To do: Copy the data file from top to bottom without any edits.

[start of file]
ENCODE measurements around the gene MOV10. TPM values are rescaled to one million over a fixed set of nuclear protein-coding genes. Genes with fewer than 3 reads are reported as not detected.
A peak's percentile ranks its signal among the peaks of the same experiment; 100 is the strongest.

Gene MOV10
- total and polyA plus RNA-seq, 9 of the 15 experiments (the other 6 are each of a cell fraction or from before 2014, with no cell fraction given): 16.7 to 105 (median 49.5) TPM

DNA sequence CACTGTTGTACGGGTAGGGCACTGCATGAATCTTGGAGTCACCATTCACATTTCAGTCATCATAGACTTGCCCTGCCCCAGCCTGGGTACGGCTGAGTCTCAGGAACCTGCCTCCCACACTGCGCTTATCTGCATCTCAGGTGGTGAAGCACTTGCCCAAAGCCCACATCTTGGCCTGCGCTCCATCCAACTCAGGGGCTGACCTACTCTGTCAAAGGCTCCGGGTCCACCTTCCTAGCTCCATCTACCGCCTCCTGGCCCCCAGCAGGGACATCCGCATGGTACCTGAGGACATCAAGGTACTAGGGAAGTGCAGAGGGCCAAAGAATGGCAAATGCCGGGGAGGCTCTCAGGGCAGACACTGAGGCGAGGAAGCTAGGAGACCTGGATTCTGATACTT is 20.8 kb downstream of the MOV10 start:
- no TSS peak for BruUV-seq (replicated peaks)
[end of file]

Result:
ENCODE measurements around the gene MOV10. TPM values are rescaled to one million over a fixed set of nuclear protein-coding genes. Genes with fewer than 3 reads are reported as not detected.
A peak's percentile ranks its signal among the peaks of the same experiment; 100 is the strongest.

Gene MOV10
- total and polyA plus RNA-seq, 9 of the 15 experiments (the other 6 are each of a cell fraction or from before 2014, with no cell fraction given): 16.7 to 105 (median 49.5) TPM

DNA sequence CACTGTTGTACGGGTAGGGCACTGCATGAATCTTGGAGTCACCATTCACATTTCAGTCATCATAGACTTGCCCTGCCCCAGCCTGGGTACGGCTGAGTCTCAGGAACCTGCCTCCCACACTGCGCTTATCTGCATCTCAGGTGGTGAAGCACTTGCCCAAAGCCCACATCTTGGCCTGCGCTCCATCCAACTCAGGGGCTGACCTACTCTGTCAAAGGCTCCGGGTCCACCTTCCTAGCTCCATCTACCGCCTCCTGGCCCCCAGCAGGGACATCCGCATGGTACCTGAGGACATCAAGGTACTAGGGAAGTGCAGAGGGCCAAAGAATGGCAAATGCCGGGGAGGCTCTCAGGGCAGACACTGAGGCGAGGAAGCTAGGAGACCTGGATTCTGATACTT is 20.8 kb downstream of the MOV10 start:
- no TSS peak for BruUV-seq (replicated peaks)